TRUMP POLICY AFFECTING CITIZENSHIP OF CHILDREN BORN ABROAD COULD IMPACT LGBTQ+ FAMILIES
LGBTQ+ families could be negatively impacted by a new Trump policy putting restrictions on citizenship access to children born abroad to U.S. military service members and federal employees, according to some LGBTQ+ advocacy groups.
Essentially, the new policy limits the definition of â€śresidencyâ€ť when it comes to parents transferring their U.S. citizenship to their children born overseas.
The current policy states children born to parents stationed abroad are legally U.S. citizens at birth because they are considered to be â€śresiding in t he United States.â€ť The new policy that goes into effect Oct. 29, however, limits what â€śresidencyâ€ť means and requires certain individuals apply for U.S. citizenship for their children.
Those who would be required to apply for citizenship for their children include those who adopt children overseas, parents who werenâ€™t citizens when they were born, and children of citizens who did not meet residency requirements needed to automatically transfer citizenship to their child at birth.
For LGBTQ+ parents who adopt or use egg donors overseas, the new policy could only add extra red tape to their children gaining U.S. citizenship, said Peter Perkowski, legal and policy director at Modern Military Association of America, the nationâ€™s largest nonprofit group serving LGBTQ+ military servicemembers and veterans.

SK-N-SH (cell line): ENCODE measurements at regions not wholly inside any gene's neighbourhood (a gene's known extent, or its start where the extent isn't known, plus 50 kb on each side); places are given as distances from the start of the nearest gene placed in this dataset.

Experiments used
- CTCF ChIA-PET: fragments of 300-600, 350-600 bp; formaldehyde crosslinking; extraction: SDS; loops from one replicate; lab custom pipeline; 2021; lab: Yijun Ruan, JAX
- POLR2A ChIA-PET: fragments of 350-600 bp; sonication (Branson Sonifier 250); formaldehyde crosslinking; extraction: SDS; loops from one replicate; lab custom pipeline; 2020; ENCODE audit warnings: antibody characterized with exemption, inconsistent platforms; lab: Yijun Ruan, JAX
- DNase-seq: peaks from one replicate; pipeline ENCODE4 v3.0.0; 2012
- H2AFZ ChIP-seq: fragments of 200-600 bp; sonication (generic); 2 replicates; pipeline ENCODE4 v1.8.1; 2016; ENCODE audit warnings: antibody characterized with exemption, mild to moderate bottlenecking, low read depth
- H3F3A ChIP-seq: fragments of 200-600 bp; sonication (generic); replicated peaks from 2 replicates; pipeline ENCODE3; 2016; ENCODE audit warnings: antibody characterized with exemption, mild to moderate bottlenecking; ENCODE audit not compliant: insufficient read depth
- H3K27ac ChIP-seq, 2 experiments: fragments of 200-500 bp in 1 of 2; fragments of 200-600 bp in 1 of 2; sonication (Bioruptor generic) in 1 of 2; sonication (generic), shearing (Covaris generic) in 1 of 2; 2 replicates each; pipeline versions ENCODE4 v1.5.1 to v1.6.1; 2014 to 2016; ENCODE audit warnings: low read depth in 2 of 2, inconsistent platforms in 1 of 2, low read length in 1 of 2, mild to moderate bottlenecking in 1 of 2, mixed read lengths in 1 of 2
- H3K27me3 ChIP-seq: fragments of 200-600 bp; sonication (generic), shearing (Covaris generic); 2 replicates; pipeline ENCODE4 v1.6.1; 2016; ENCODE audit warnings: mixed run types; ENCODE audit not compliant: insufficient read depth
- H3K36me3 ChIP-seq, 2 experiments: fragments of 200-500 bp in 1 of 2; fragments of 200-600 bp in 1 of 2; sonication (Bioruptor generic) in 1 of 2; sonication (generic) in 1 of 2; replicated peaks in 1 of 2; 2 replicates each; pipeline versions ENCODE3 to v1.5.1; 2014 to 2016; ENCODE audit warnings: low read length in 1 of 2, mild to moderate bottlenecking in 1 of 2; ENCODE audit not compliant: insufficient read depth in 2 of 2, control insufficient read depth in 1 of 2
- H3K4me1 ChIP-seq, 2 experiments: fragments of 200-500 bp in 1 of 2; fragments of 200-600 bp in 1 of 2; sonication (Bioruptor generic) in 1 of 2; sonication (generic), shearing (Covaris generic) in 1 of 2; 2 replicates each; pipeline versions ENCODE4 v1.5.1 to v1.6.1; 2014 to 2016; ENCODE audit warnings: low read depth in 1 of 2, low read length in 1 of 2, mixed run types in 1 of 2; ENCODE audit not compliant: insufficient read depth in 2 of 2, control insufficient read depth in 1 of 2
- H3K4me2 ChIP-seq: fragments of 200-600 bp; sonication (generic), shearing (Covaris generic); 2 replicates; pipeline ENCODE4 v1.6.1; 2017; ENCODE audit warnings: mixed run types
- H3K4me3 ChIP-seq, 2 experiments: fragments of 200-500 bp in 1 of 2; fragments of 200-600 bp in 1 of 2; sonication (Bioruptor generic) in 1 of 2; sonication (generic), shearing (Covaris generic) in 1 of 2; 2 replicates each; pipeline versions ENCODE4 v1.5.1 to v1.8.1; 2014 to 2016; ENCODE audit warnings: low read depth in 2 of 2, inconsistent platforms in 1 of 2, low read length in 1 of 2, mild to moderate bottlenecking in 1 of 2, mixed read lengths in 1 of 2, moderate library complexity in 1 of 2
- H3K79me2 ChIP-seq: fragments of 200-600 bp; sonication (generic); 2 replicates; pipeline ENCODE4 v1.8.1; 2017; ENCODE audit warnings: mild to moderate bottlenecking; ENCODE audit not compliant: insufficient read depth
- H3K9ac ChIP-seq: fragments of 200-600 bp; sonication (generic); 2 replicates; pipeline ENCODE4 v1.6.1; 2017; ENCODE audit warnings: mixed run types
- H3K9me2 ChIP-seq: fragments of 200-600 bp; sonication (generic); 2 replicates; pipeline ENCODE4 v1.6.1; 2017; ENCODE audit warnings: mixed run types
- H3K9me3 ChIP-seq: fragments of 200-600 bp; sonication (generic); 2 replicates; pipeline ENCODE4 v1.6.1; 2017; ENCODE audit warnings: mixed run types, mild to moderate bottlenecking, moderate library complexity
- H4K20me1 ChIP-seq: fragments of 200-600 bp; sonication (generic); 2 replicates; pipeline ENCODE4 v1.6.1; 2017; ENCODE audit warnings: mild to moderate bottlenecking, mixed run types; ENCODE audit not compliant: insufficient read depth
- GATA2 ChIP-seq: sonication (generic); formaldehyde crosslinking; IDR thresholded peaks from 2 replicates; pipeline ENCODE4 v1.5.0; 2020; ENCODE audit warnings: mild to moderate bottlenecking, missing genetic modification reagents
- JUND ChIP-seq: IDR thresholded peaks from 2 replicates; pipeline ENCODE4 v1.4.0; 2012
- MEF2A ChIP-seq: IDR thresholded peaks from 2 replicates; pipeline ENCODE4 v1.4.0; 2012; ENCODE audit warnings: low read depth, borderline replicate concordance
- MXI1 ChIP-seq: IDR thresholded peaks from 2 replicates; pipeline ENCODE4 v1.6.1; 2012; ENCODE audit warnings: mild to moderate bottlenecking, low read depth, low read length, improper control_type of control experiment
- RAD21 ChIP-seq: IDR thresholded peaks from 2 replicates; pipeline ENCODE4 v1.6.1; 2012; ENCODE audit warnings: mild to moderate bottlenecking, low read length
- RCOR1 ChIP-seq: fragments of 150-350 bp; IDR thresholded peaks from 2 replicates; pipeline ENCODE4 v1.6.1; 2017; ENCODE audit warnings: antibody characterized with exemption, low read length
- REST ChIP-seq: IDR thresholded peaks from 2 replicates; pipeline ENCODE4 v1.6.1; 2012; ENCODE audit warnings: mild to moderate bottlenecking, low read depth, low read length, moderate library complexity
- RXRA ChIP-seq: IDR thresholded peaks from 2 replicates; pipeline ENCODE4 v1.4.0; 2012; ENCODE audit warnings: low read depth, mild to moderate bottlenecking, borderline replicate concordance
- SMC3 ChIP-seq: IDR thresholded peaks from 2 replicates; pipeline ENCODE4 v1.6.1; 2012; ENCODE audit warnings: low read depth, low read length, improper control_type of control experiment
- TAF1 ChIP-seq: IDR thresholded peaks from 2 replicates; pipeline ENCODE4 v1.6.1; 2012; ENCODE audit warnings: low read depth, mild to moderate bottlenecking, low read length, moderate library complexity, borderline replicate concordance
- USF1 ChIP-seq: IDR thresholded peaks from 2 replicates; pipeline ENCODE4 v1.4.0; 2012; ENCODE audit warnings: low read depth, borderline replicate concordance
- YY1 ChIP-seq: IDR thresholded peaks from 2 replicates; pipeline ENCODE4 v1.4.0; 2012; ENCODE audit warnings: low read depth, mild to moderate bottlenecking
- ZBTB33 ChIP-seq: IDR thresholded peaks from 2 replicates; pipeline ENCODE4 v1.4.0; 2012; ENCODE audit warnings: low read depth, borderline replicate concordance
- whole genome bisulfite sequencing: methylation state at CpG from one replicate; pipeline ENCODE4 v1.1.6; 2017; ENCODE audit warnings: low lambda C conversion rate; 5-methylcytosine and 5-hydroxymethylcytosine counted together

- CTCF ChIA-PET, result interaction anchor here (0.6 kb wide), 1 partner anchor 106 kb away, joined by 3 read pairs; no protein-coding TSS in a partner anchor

â€śWe are very concerned about how this new policy may affect our LGBTQ servicemembers looking to adopt or use surrogates, sperm or egg donors or IVF,â€ť Perkowski said, according to The Hill.
â€śOur nationâ€™s modern military families deserve better than this, and the last thing they should have to worry about is going through extra hoops in order to ensure their children are U.S. citizens, â€ť Perkowski added. â€śWe continue to urge Congress to look into this new policy and hold this administration accountable.â€ť
Although immigration experts say the new policy does not specifically target LGBTQ+ people, it likely affects them more than others.
â€śWhile this policy does not specifically target LGBTQ people, it does appear to disenfranchise many Americans who represent this nation overseas, â€ť said Aaron C. Morris, executive director of Immigration Equality, an LGBTQ+ immigrant rights organization.